Marble Falls, Burnet, Kingsland, Llano, Spicewood, Horseshoe Bay, and ALL of the Highland Lakes
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EDITOR’S NOTE: Under the approved legislation, the law “does not require the retrofitting of any vessel that has not come equipped with an (emergency cut off switch),” according to Texas Parks and Wildlife Department officials.
A new boating law goes into effect in Texas on September 1 that requires all watercraft less than 26 feet in length to have an emergency cutoff switch, whether lanyard or wireless attachment.
The device, often referred to as a “kill switch,” is a clip or similar device that attaches to the driver of the watercraft on their lifejacket, around their wrist, or on another secured article of clothing. The other end attaches to the engine ignition switch or other button that turns on the watercraft’s engine.
Then, if the driver is tossed overboard or off their feet, the kill switch would disable the engine. The new law aims to prevent boaters or passengers from getting struck by a watercraft or its propeller if the driver is thrown into the water or off their feet.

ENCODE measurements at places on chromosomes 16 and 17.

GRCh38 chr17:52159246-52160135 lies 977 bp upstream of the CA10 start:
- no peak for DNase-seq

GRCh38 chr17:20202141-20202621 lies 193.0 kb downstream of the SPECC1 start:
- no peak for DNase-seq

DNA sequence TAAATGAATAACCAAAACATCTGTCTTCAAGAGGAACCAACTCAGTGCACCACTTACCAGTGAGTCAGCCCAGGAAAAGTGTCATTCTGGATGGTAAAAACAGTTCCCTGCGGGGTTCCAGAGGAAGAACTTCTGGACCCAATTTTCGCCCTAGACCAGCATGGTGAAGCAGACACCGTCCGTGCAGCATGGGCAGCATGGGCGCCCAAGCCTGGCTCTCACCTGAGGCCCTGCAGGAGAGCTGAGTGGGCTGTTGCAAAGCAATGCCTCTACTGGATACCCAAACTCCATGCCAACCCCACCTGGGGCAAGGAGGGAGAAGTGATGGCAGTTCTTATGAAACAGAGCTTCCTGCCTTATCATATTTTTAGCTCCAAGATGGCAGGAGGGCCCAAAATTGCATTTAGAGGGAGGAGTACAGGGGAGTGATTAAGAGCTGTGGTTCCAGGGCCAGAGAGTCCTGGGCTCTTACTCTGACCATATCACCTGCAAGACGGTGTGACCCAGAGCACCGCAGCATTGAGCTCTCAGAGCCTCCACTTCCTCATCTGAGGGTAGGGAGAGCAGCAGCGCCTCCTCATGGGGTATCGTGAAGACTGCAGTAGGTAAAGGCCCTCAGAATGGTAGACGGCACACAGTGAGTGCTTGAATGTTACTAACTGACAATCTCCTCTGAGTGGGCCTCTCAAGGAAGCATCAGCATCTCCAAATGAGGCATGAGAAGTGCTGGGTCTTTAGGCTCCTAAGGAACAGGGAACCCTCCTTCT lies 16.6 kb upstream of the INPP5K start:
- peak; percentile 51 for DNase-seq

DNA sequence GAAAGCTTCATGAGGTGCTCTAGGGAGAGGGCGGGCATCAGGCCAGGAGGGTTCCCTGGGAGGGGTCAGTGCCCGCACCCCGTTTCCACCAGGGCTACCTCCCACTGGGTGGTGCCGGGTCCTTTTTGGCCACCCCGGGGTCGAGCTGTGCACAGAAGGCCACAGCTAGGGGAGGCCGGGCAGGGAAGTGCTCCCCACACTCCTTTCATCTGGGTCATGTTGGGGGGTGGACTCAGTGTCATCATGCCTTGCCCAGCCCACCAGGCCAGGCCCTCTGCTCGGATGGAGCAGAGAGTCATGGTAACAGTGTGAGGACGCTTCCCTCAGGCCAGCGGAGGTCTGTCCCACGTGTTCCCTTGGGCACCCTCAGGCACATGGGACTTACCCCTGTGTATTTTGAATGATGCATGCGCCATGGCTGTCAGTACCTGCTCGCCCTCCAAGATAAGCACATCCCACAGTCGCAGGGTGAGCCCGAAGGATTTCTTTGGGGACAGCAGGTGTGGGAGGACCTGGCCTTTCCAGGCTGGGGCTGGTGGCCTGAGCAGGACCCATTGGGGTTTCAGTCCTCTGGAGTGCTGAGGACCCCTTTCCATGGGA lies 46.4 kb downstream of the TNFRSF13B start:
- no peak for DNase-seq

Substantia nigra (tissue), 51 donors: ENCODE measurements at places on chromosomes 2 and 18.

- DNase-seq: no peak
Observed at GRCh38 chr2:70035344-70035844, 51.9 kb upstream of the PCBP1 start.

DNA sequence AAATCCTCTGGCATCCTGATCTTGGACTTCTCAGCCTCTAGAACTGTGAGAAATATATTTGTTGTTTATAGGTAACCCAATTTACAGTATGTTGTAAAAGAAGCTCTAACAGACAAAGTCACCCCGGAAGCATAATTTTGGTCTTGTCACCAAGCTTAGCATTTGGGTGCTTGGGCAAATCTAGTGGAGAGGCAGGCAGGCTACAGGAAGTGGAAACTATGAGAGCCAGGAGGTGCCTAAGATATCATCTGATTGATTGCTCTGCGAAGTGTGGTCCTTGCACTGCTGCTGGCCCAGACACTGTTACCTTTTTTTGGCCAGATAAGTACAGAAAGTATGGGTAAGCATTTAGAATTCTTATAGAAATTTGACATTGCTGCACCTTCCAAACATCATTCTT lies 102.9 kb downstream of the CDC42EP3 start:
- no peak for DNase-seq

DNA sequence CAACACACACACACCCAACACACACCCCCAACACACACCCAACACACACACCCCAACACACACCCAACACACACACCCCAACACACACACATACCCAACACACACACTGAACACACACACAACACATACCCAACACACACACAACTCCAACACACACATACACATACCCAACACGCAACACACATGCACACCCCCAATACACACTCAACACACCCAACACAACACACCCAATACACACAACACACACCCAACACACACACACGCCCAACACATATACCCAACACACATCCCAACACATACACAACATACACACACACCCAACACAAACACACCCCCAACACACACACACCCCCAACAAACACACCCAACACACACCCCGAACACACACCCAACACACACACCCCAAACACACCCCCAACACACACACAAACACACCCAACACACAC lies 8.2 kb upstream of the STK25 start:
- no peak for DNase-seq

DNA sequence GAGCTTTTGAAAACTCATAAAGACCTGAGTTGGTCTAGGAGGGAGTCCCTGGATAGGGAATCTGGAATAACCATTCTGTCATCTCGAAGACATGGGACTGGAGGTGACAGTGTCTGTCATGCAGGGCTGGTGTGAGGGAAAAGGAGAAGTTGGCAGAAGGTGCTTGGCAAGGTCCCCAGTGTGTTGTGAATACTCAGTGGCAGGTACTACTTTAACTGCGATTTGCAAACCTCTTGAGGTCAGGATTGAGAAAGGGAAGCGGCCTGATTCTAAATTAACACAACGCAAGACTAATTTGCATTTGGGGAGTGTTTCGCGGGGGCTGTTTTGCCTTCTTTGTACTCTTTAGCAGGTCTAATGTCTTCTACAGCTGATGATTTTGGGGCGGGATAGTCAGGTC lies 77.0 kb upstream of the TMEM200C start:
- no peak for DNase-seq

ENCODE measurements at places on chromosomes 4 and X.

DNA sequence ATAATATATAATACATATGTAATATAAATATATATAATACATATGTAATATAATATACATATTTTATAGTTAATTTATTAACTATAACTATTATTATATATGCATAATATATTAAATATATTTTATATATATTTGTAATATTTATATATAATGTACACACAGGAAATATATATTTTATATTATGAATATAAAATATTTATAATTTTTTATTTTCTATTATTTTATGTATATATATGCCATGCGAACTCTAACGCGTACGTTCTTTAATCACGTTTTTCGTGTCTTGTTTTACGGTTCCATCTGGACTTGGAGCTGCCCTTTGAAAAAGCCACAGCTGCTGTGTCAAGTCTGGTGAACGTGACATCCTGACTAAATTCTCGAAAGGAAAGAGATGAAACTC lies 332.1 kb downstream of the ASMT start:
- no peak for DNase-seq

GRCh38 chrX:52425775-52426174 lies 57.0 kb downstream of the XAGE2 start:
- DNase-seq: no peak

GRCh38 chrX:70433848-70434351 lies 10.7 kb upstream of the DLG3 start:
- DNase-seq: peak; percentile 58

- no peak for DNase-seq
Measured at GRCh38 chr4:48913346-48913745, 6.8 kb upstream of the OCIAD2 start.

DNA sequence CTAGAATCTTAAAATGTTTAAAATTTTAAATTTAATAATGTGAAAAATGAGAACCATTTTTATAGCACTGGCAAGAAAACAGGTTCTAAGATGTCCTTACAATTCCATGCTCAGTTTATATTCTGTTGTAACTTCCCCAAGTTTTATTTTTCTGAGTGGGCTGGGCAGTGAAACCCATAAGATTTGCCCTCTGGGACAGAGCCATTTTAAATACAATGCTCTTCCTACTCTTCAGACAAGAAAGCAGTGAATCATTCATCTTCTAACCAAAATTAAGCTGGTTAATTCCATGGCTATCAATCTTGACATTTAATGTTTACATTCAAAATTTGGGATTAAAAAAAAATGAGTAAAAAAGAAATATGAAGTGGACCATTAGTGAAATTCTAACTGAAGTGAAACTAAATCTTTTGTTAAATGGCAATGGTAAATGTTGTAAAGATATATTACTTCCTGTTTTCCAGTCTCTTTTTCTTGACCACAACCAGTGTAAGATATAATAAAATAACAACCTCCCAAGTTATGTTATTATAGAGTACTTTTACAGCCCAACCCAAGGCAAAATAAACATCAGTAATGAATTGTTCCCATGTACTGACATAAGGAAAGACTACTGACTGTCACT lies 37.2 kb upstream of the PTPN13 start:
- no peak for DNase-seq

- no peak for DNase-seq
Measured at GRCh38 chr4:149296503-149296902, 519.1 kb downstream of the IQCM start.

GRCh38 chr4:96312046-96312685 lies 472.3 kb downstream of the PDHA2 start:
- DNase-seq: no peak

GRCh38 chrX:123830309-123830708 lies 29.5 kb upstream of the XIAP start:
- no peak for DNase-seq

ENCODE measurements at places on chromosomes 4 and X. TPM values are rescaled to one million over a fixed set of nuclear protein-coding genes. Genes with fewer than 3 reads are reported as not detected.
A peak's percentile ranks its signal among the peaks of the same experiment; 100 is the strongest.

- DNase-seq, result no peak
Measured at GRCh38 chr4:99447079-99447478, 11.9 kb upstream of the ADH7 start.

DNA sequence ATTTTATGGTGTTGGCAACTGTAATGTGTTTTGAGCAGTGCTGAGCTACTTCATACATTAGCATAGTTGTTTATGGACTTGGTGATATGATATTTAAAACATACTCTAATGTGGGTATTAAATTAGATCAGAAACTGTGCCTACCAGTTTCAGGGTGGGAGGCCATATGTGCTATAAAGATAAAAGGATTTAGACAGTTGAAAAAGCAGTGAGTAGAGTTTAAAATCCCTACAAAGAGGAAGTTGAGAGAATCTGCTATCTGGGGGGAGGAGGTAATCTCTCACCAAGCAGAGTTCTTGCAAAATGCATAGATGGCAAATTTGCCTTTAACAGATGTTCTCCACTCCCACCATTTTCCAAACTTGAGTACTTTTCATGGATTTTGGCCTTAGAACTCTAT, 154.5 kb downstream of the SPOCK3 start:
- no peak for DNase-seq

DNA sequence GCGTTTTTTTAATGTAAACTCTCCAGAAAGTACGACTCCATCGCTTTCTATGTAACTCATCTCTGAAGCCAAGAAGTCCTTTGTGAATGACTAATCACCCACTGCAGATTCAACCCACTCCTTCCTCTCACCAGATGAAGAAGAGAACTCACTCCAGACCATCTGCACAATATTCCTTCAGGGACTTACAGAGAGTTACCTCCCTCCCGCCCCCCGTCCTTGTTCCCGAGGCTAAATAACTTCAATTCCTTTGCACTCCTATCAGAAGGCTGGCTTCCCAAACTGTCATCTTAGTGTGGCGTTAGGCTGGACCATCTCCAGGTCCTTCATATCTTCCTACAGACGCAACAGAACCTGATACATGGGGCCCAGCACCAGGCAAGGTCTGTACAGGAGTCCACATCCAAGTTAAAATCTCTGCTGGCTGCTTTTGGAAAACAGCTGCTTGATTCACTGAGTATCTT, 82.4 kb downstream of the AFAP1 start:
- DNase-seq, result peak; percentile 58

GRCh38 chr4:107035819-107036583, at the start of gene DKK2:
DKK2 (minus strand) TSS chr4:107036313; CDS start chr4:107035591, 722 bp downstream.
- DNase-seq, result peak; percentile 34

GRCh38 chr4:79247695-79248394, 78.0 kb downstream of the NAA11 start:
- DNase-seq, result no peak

Kali’s Law is named after 16-year-old Kali Gorzell of San Antonio, who died July 20, 2012, after being thrown from a boat then struck by the propeller. Her parents, who lobbied for the law, believe if the boat’s driver had been wearing a kill switch, it would have saved their daughter’s life.
In 2018, Congress passed the U.S. Coast Guard reauthorization bill, which requires, as of January 1, 2019, “manufacturers, distributors, and dealers” to put engine cutoff switches on all new boats less than 26 feet in length.
Under the state law, the kill switch must be worn “when the motorboat is moving at greater than headway speed,” which is defined as a “slow, idle speed, or speed only fast enough to maintain steerage on course,” according to Texas Administrative Code.
While the law goes into effect September 1, the Texas Parks and Wildlife Department informed the Texas Legislature it would “spend the first year of implementation of the legislation educating the public on the requirement and only enforcing it when absolutely necessary to give the public time to conform,” according to a TPWD statement.